Tag Archives: demographics

Stats on LDS Retention

Just a short post as I’m planning a longer post on this topic at T&S next week. A few people were mentioning Jana Riess’ talk at the UVU Mormon Studies conference last week. She posted a bit on it at her blog.

While I don’t really disagree with most she says, I do want to raise an important point. We have to be careful comparing statistics from different surveys. Typically they are apples to oranges comparisons with different methodologies – especially in terms of how they decide how to deal with getting diversity into their polls. So, for instance, a poll of 20,000 Mormons might seem like a huge sample size, it wouldn’t be terribly representative of American Mormons if it mainly consisted of people from Rexsburg and Provo. Getting both a representative sample and and sufficiently large sample size is difficult.

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Mormon Millennials Becoming More Republican

Somehow I missed that UVU (just a few blocks from work) was having a religious liberty symposium this week and a Mormon studies conference. The symposium included some big names like columnist Ross Douthat. Alas work would have kept me from going anyway. But I am sad to miss it as some of the talks sounded quite interesting.

I really need to make it more of a point to get out to some of these things – especially when they are so close by. 

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How Religious?

Pew has up an interesting graph on how religious various states are. Surprisingly Utah ranks 11th. Unsurprisingly the areas near the Mississippi delta are most religious. Having lived there I tend to think the way the religiosity there is manifest isn’t necessarily healthy. Although I’m sure some might say the same about here in Utah.

Most of the statistics aren’t new. It seems that only a small group outside of the key Mormon constituency are that religious. Of course most of us likely know very religious non-members. But there is also a pretty strong secular aspect to Utah that I think those living here note.

Pew on Religion 2014

I was so busy this fall that I never got to comment on the latest Pew data on religion. While I missed the discussion back in November I hope people won’t mind me taking it up now.

The main, if unsurprising, conclusion Pew gave was that the US was becoming less religion. This is largely due to the rise of the Nones who have been increasing in number since the mid 90’s. Among those who are still religious though (about ¾) Pew notes “there has been no discernible drop in most measures of religious commitment. Indeed by some conventional measures, religiously affiliated Americans are, on average, even more devout than they were a few years ago.”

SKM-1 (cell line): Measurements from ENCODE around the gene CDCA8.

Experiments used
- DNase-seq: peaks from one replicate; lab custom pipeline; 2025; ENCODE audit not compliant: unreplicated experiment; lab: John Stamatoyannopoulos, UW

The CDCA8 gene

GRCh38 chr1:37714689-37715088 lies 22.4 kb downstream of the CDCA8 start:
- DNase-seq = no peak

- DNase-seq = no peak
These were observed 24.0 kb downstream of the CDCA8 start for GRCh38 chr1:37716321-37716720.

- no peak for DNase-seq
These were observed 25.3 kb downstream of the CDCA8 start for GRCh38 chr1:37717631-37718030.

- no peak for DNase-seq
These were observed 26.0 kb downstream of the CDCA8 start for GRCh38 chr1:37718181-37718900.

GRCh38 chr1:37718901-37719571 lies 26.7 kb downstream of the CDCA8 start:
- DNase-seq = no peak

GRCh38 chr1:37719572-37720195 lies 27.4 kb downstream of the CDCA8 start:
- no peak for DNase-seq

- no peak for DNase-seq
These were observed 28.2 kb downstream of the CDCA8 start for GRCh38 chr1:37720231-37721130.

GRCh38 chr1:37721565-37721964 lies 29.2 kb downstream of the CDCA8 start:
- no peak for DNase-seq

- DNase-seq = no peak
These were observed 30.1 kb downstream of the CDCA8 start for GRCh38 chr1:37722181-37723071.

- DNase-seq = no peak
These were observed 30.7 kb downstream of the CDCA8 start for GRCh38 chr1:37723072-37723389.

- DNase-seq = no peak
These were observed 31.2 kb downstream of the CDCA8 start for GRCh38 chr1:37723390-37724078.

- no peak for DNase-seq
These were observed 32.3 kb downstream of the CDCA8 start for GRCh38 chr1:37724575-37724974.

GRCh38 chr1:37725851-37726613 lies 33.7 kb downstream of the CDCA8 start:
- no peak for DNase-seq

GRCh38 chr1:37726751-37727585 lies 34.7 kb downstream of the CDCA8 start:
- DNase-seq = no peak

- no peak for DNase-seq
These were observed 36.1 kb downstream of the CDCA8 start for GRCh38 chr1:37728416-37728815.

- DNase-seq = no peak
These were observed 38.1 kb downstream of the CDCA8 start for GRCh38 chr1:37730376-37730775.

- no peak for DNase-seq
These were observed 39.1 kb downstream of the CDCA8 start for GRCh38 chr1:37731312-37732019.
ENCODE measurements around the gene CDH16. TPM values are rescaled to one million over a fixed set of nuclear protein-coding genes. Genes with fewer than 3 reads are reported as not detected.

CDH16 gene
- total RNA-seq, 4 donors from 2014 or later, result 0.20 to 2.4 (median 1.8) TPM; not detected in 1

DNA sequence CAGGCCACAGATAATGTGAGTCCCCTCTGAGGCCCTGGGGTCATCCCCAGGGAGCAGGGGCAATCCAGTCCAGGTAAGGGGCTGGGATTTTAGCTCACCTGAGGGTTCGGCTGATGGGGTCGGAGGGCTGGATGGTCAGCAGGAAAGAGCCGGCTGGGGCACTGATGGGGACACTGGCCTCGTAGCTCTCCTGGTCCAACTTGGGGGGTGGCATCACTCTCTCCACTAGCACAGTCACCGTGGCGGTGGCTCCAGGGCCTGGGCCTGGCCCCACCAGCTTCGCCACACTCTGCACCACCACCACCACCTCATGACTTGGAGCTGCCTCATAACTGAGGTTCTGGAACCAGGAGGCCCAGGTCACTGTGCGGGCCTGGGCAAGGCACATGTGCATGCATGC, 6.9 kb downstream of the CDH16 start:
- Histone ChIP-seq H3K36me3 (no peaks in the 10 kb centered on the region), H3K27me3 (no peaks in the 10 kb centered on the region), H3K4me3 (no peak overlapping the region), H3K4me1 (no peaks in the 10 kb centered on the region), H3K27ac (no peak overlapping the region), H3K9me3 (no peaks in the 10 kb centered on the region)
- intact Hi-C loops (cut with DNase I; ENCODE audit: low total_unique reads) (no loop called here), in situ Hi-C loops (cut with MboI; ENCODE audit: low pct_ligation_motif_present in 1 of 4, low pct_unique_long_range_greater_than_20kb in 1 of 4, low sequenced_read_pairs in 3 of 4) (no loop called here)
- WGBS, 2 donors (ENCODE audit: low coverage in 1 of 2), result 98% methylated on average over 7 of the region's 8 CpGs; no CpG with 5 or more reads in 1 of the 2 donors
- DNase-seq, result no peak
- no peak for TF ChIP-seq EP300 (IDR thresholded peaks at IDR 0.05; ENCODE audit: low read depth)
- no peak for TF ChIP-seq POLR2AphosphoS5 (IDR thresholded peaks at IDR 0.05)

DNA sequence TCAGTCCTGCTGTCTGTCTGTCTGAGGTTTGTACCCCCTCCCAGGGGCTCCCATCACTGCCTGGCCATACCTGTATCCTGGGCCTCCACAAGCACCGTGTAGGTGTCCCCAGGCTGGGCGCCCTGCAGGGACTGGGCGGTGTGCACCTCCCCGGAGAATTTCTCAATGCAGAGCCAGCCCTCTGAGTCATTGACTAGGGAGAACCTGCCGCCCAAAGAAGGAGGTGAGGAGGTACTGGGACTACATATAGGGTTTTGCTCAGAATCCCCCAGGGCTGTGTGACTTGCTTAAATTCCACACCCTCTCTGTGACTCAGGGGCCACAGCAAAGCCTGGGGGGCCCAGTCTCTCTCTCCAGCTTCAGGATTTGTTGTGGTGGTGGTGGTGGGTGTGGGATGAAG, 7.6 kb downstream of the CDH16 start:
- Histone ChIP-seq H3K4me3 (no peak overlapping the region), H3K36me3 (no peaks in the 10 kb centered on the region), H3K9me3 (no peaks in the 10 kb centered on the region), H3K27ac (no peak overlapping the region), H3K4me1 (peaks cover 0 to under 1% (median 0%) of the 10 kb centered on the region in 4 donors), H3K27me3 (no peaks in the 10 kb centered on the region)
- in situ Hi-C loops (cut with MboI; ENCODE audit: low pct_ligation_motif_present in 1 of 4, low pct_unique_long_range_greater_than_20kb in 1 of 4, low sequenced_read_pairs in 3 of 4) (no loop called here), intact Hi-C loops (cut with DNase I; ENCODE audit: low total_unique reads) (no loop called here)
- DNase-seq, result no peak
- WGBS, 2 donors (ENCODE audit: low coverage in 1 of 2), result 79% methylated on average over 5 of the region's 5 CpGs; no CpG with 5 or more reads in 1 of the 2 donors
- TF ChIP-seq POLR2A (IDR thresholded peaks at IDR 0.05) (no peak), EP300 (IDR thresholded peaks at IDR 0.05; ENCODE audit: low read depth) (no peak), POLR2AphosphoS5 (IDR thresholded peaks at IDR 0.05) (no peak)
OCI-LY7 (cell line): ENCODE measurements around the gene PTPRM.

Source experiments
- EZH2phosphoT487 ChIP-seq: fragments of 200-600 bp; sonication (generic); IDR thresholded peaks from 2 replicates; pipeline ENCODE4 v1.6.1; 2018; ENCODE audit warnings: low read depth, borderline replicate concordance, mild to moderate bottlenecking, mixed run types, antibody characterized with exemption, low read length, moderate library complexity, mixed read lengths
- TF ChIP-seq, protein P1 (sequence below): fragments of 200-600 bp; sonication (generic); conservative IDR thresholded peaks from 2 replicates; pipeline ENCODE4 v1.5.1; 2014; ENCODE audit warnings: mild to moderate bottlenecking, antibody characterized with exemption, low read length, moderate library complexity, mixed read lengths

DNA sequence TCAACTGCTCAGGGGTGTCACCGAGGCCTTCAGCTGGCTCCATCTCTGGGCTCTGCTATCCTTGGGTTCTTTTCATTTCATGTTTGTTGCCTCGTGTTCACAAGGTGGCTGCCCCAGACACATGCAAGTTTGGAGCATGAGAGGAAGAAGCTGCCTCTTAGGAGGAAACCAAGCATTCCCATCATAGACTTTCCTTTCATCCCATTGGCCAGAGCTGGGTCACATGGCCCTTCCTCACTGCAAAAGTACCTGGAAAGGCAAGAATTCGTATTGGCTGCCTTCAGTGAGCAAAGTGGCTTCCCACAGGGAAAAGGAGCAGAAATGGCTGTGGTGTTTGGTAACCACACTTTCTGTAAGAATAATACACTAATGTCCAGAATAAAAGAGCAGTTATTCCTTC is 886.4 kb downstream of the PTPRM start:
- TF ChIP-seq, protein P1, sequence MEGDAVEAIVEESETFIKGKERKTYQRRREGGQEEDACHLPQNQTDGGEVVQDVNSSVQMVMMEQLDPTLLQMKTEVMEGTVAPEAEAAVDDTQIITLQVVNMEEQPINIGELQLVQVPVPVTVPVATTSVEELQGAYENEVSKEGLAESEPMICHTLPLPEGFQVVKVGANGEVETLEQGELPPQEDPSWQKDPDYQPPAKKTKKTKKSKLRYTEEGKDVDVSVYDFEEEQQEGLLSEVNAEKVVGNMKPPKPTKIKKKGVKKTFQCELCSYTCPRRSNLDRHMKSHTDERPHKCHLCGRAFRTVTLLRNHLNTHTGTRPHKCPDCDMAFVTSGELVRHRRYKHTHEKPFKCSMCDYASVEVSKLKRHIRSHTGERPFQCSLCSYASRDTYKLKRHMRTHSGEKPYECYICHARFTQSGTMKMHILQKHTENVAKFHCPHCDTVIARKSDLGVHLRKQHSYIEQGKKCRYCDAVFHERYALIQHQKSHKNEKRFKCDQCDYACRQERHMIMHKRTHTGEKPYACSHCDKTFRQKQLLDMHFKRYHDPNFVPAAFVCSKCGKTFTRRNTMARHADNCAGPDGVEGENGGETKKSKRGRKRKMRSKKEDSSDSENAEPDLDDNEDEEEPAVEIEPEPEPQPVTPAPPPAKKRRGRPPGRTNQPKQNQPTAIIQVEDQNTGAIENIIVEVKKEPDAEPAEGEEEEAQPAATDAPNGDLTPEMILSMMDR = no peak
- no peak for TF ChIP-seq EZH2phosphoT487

The interesting drops are those who believe in God dropped from 92% to 89% from 2007 to 2014. Those certain God exists dropped far more sharply from 71% to 63%. A lot of this is again tied to the rise of the Nones. Pew has their population rising from 16% to 23%. Which is quite high.

Now I’ve argued that a lot of this shift of the Nones is largely people with loose commitment to religion who in the past would have said they were baptist and perhaps attended the occasional event. While there was a use for some loose commitment (or at least telling people they were committed) now there just isn’t that ground.  

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Pew Mormon Retention

I wanted to touch on one more thing in the recent Pew data. Retention. Now the 2007 Pew survey  found that Mormons had a retention rate for those raised Mormon of 70% with 15% converting to an other religion and 14% going to the Nones. The recent Pew survey found that the rate was 64%. How much of this is due to sampling (Mormons made up only 1.6% of the sample and thus were around 500 people) and how much is an actual retention drop isn’t clear. The rate joining the Nones is higher too rising from 14% to 21%.

The Mormon retention rate roughly matches Evangelicalism (where they mean still self-identifying as Evangelical and not a switch to an other Christian group). Black protestants are higher at 70%. Non-Christian groups had the highest retention with Jews at 75%, Muslims at 77% and Hindus at 80%. All those groups primarily lose member to the Nones.

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